Maruti Suzuki India has entered the compact SUV market with the Vitara Brezza. Kenichi Ayukawa, MD & CEO, speaks to Renuka Kirpalani on the target audience and the company’s unstinting focus on consumer satisfaction.
The Gypsy was one of the first few SUVs around in India. But historically, it’s been difficult for Maruti to crack the SUV segment. Do you think it was really a lack of products or was it the perception of the brand?
We have to apologise to our customers for making them wait for a long time. We are confident that the Vitara Brezza will be well received by our customers.
What are your expectations of the Brezza and who is the target customer?
Our target is mainly the young family who we expect to enjoy driving and life. Also those who want an urban cruiser and enjoying driving in the city.
Since the Vitara Brezza will be sold from the regular Maruti Suzuki network, do you expect it to be a large volume car?
As you say, we are a little bit behind in the SUV segment. But as far as the Vitara Brezza is concerned, we want to be at the No. 1 position in the segment. That is why we are supplying this model through our existing network.
The perception of the Nexa network is that it retails the more expensive cars. What, according to you, is the positioning of cars in Nexa and non-Nexa channels?
When we opened the Nexa channel, we presented a new experience to customers. It involves different colours and different products compared to the existing network. That is why we have to present a new type of vehicle, which is different from the existing channel product, to try and catch the new customer.
Does this mean that the more premium products are sold from Nexa and the mass products from the regular network?
Premium itself is a very difficult definition. Of course, some people feel that Nexa is premium and that’s good in a sense. I take it as some differentiation from the existing channel but that’s still something we’re looking for in the future.
So Maruti itself is still defining the Nexa positioning?
Maruti Suzuki has just under 50 percent share of the India market and you have recently sold the three millionth Alto. Do you feel that this volume is a deterrent as far as premium positioning goes? People don’t view Maruti as a premium brand, which is where it has inherently struggled?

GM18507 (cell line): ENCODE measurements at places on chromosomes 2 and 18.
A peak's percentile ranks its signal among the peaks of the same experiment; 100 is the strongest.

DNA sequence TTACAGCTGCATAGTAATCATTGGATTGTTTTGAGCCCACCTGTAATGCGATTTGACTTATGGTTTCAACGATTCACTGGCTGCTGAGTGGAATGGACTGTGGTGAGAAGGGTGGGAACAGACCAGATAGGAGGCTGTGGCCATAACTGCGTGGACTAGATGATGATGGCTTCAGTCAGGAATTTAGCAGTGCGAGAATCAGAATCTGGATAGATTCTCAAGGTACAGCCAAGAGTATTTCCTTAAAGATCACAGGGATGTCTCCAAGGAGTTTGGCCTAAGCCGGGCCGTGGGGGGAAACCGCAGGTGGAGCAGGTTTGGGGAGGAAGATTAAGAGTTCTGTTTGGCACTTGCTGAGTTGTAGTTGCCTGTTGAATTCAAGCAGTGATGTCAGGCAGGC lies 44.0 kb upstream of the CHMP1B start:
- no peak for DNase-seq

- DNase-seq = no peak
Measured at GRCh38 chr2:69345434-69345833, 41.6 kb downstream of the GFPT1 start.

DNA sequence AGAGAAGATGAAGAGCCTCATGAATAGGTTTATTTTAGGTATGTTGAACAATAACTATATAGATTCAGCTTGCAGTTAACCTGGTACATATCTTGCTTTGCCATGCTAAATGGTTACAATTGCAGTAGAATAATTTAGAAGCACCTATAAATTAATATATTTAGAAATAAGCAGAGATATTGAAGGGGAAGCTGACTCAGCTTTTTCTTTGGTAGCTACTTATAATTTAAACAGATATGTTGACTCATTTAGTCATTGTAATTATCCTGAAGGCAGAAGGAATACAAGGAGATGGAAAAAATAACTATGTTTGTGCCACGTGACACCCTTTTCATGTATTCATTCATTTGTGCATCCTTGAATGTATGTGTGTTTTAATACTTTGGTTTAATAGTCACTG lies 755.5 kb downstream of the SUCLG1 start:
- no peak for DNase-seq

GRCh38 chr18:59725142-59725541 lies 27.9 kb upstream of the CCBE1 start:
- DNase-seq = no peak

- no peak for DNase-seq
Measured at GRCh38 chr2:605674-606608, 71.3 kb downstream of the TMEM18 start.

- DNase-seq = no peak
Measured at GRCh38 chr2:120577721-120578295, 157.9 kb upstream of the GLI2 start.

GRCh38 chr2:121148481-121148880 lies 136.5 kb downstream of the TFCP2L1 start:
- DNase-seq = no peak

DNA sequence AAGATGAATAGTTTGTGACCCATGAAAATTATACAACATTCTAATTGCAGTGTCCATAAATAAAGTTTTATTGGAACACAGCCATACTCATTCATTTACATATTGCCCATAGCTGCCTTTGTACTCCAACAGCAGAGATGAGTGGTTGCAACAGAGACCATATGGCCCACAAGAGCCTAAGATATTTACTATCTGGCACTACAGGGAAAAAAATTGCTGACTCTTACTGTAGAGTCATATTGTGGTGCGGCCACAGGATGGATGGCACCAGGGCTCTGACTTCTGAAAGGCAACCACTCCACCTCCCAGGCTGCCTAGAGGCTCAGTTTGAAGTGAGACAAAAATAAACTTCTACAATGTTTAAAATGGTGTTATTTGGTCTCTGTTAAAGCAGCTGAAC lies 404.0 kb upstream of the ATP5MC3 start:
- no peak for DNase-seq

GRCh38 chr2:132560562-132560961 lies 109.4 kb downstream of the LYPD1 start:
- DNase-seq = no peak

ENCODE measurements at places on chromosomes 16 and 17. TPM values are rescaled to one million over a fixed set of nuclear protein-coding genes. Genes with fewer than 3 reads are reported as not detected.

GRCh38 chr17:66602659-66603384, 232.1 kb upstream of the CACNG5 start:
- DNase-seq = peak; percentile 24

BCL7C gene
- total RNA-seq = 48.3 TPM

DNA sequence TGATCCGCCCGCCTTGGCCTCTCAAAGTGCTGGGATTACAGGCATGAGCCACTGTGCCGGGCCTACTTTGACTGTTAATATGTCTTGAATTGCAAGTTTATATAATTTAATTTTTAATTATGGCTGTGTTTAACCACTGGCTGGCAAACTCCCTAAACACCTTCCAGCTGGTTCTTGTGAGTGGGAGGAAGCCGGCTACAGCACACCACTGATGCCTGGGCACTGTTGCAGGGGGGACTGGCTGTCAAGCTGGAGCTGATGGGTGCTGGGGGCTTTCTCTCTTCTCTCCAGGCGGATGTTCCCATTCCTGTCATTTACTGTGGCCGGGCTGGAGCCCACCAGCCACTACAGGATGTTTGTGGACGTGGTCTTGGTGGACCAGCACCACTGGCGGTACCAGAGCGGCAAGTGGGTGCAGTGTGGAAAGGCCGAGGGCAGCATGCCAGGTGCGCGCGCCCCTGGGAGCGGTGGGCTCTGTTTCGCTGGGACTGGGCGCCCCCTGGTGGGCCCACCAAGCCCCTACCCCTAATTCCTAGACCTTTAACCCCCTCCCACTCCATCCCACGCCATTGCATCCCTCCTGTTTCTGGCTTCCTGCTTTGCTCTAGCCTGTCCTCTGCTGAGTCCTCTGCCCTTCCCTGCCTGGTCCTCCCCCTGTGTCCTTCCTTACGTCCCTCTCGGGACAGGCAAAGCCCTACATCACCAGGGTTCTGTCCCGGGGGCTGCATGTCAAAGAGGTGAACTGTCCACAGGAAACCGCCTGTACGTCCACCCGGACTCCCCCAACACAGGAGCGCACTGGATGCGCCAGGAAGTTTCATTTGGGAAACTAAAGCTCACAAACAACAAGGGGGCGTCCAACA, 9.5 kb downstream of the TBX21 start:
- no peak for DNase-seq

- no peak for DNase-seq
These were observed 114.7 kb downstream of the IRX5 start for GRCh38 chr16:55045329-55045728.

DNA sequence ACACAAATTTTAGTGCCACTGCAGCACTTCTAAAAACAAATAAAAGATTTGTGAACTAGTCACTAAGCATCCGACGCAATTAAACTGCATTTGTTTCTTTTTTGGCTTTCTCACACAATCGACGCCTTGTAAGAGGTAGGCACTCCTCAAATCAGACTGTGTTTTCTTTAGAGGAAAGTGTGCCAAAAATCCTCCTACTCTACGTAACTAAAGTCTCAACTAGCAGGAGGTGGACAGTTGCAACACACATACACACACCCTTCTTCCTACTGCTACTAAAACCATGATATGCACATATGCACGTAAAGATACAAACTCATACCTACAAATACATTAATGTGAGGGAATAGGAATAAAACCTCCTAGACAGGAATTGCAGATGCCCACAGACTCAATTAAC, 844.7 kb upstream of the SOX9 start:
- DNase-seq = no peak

I think that’s because at the beginning, our company stood for a people’s car. That’s the core business line for us. Also after 30 years, people’s demands are changing. In order to catch up with customer demand, we have to align the products themselves. While we have to align some premium models, we aren’t targeting luxury cars.
The Union Budget has imposed new taxes on the auto industry. Does this make things difficult for manufacturers and do you feel diesel vehicles are being treated unfairly?
Nobody’s happy to receive a new tax. But the government is firm about it and we have to follow it. As regards the diesel issue, it is the customer who prefers a particular type of vehicle. That’s the key point. We will continue doing business, whether diesel or petrol, depending on market demand.
Isn’t this instability in policy difficult for manufacturers?
Yes. As an industry, you are looking at a long-term investment and a sudden change in policy direction will definitely impact industry.
BS VI emission norms are to come into effect in 2020. Is Maruti ready for that, or do you think it is too early?
The target itself is not easy but the automotive industry has the responsibility to tackle the pollution issue. We have to recognise that and solve the problem. We need time and have to carefully make the changes, or else we will have to make big investments which may also impact costs. One thing we need to consider is that we have to communicate with the government.
It is understood that BS VI will go across the metro cities first. Isn’t that a tricky situation for Maruti since it is spread across the country?
Practically, it is not feasible because a car is a moving space, not only in the city but also in rural areas. If people aren’t aware of the changes nationwide, it is a very difficult condition.
New and upcoming safety, crash test and emission level norms will affect pricing. What is your point of view?
Safety is a very important factor and we are already focusing on that. All our cars have optional safety equipment and, gradually, we need to change that. The issue of increased safety is not only about the product and the buyer. People have to follow traffic rules and avoid committing road accidents.
Maruti has managed to hold onto its market share through all the tough times, and even increase it. What is your magic formula?
You need to make efforts every day. We want to be with the customer at all times. ‘Customer’ is the key word for us and how we can keep the customer satisfied. That’s why Maruti is successful in the market.